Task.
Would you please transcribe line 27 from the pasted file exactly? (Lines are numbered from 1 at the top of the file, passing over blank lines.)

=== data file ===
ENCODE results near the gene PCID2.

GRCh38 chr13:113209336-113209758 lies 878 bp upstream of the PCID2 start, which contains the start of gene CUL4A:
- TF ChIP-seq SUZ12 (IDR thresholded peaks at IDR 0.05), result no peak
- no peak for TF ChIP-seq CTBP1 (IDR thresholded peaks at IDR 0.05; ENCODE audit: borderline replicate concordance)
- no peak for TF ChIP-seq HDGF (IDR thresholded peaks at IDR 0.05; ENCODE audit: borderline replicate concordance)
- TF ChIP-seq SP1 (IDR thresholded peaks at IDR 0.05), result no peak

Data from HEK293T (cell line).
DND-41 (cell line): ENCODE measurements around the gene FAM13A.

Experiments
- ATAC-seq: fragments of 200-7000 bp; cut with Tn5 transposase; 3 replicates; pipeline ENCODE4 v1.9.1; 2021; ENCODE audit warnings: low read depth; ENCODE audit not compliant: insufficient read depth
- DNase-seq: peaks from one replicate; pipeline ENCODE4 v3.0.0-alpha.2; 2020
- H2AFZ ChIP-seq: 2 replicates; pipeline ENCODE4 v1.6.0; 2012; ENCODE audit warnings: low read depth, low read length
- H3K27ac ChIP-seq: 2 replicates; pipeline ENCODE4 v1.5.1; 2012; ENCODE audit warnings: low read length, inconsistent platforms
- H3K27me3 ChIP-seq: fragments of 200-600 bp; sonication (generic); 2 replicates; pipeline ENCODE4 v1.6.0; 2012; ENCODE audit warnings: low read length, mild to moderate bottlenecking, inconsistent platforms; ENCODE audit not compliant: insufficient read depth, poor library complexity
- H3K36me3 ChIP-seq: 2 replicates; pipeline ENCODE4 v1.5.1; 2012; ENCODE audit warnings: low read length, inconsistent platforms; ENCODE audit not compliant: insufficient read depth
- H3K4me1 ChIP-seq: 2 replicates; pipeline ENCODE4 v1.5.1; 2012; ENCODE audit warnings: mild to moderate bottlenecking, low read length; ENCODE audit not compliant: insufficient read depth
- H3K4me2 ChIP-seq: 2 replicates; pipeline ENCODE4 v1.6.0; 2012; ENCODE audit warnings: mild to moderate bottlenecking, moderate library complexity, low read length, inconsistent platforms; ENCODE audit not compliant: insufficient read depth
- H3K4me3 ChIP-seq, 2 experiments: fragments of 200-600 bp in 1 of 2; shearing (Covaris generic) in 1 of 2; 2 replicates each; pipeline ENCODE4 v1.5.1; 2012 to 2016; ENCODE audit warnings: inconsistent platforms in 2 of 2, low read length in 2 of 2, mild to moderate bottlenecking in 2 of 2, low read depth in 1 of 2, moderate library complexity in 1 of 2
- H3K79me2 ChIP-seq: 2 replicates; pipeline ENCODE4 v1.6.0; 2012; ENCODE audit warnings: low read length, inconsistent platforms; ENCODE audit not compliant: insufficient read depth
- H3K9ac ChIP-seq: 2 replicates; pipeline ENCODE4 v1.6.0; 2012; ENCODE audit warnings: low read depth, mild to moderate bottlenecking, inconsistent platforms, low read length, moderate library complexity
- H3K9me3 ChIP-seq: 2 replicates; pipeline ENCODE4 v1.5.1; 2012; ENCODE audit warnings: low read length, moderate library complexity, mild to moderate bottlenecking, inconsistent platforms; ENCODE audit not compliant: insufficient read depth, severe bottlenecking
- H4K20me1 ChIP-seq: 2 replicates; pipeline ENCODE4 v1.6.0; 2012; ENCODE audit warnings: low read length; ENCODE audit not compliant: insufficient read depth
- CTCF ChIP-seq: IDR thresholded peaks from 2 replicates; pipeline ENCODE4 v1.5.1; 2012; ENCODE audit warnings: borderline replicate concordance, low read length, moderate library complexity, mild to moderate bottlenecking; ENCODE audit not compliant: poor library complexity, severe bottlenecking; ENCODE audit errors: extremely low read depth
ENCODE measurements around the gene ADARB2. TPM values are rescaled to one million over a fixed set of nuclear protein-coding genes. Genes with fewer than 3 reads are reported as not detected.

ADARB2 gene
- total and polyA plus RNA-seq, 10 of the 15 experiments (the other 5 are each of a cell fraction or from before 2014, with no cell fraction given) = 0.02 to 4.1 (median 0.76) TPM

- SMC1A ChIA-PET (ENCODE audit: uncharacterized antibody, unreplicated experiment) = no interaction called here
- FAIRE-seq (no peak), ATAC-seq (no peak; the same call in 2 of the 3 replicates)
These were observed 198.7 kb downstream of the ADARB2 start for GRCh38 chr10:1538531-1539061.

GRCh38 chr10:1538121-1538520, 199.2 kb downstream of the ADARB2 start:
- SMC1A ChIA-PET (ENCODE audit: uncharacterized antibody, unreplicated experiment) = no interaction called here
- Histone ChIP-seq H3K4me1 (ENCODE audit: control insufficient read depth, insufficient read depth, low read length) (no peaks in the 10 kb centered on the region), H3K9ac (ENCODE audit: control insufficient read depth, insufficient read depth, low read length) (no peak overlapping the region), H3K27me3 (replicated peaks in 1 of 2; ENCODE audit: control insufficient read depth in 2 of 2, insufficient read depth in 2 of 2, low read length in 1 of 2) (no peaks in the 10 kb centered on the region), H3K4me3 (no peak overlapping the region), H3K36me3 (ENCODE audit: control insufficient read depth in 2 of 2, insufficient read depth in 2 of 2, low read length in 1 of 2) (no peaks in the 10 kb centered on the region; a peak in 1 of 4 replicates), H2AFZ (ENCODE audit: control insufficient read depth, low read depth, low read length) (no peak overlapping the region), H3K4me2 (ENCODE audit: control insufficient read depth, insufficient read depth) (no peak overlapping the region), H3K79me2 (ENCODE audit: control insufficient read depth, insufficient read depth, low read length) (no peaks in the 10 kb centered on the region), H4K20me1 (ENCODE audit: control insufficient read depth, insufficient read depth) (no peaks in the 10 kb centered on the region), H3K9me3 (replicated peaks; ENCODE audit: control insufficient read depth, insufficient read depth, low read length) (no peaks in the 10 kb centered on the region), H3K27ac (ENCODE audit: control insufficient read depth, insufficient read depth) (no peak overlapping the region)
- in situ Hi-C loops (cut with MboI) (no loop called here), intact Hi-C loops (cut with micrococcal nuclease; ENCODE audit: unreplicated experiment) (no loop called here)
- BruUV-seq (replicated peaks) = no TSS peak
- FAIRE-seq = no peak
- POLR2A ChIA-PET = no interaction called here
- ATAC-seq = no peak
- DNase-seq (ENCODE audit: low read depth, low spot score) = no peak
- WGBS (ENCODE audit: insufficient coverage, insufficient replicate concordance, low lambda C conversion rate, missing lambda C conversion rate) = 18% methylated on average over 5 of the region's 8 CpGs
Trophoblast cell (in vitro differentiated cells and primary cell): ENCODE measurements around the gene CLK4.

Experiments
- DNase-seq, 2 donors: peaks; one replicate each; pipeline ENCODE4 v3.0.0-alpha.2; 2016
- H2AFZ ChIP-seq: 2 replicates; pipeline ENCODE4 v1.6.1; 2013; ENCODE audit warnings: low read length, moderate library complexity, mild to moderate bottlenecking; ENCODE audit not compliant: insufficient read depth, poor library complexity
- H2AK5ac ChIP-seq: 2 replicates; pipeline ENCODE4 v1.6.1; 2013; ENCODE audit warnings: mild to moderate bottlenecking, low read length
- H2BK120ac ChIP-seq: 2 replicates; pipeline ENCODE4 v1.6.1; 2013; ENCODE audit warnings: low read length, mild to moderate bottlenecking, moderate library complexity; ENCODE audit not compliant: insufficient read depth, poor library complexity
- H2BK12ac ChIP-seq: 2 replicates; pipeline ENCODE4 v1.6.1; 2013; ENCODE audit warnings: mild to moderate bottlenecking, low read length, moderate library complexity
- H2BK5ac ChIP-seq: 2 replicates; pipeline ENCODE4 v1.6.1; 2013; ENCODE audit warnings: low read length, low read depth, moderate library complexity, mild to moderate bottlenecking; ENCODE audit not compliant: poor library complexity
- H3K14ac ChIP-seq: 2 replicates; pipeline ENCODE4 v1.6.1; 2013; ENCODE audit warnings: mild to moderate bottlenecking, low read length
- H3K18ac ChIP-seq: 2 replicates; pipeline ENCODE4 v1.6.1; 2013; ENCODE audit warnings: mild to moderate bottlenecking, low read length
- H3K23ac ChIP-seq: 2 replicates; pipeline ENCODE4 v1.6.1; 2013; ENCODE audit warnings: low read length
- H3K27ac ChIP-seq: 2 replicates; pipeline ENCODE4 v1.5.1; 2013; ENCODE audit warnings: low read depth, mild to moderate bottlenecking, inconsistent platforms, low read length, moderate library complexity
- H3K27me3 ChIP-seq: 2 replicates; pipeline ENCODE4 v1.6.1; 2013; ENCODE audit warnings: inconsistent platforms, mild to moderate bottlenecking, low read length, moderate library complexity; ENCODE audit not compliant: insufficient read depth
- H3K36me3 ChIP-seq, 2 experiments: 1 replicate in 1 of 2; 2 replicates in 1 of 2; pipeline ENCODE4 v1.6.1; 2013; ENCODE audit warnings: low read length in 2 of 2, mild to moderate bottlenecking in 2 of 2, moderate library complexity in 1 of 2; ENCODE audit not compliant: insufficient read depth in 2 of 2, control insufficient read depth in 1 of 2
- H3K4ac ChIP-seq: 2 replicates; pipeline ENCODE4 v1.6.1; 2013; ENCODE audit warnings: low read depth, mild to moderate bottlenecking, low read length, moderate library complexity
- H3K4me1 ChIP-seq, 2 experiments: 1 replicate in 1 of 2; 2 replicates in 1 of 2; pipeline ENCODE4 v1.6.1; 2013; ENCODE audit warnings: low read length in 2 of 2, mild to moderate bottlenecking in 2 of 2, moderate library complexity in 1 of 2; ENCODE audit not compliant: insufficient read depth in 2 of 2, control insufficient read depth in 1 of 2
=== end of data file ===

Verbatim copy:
- SMC1A ChIA-PET (ENCODE audit: uncharacterized antibody, unreplicated experiment) = no interaction called here